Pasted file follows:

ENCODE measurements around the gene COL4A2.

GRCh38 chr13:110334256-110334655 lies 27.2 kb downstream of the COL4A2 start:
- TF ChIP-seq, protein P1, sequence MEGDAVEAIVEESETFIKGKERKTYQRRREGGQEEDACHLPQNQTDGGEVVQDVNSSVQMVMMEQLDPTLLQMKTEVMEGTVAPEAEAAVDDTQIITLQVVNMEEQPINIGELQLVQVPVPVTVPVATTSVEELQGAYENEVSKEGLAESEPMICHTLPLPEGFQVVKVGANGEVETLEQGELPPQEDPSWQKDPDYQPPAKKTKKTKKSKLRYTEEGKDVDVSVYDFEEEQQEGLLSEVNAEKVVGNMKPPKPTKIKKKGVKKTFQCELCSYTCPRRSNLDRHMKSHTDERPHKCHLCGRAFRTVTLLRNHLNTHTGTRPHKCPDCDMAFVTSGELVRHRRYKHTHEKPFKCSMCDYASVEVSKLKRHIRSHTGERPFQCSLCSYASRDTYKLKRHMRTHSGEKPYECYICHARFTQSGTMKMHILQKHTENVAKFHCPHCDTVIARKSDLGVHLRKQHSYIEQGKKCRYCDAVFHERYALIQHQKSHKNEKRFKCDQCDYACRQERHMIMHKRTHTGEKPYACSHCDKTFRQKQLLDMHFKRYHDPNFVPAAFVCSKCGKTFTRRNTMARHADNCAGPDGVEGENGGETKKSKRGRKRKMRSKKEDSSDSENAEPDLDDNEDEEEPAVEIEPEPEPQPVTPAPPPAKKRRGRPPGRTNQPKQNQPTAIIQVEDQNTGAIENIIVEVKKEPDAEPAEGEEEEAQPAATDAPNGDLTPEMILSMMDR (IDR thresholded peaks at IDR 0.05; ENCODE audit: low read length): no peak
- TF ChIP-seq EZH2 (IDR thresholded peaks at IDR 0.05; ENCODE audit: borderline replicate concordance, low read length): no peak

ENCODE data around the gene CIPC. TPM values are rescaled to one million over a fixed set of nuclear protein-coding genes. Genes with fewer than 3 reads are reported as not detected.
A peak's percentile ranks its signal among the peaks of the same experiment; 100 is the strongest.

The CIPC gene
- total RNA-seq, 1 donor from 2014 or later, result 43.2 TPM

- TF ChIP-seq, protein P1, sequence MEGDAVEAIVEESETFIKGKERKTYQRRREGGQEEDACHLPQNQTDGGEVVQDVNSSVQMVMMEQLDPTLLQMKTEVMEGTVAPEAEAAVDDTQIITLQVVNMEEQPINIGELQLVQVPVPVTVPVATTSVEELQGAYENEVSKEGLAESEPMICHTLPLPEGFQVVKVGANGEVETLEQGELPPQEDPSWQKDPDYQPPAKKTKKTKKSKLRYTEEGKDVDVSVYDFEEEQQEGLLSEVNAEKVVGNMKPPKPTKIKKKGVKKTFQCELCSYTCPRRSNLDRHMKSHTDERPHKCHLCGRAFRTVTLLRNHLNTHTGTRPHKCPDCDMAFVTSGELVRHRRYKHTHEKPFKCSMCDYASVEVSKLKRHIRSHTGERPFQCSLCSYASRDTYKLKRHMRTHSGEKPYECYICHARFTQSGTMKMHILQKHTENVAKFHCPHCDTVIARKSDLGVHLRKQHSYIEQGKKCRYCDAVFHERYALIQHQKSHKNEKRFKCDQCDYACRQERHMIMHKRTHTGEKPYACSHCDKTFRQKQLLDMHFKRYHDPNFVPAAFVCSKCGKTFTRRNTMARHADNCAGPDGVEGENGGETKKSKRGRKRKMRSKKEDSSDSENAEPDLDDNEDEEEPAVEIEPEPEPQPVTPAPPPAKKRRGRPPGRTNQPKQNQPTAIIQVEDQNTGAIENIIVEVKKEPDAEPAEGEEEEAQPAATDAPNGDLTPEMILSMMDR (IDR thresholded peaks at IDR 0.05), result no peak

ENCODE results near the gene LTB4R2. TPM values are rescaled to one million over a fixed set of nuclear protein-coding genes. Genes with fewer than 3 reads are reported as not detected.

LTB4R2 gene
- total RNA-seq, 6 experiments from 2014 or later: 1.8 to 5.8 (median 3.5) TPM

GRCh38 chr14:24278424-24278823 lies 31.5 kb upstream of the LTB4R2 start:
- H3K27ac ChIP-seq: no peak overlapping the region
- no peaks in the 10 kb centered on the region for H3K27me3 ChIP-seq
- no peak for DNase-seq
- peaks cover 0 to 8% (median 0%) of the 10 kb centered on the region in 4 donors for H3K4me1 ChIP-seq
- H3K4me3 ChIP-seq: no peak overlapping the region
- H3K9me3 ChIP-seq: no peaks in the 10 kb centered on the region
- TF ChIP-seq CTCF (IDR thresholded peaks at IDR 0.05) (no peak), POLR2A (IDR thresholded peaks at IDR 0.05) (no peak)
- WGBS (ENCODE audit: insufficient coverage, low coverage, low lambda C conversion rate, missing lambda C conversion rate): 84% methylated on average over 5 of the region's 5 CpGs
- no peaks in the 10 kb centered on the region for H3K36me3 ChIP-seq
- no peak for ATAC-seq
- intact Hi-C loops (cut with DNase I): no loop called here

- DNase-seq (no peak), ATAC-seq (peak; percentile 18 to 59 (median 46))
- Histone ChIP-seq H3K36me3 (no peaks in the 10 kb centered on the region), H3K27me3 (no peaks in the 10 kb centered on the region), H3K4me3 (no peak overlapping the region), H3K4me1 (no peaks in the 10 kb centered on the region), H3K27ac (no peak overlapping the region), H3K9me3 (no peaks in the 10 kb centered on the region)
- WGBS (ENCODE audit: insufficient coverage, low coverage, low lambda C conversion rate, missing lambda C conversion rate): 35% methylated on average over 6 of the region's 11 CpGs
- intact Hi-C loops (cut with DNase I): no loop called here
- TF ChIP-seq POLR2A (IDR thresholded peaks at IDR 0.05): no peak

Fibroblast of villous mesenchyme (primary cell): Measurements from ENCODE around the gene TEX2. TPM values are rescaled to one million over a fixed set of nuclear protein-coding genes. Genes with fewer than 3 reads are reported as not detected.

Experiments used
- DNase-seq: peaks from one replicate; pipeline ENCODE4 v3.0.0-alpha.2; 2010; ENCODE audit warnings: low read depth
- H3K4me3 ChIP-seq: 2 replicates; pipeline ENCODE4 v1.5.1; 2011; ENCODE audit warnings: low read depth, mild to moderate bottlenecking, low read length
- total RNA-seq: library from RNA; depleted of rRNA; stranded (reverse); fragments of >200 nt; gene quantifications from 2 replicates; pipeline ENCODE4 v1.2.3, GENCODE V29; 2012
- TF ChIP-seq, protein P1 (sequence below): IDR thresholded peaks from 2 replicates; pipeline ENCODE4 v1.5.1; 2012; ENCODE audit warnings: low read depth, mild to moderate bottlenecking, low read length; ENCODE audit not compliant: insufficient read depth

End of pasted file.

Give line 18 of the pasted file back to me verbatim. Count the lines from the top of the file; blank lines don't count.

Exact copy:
- H3K4me3 ChIP-seq: no peak overlapping the region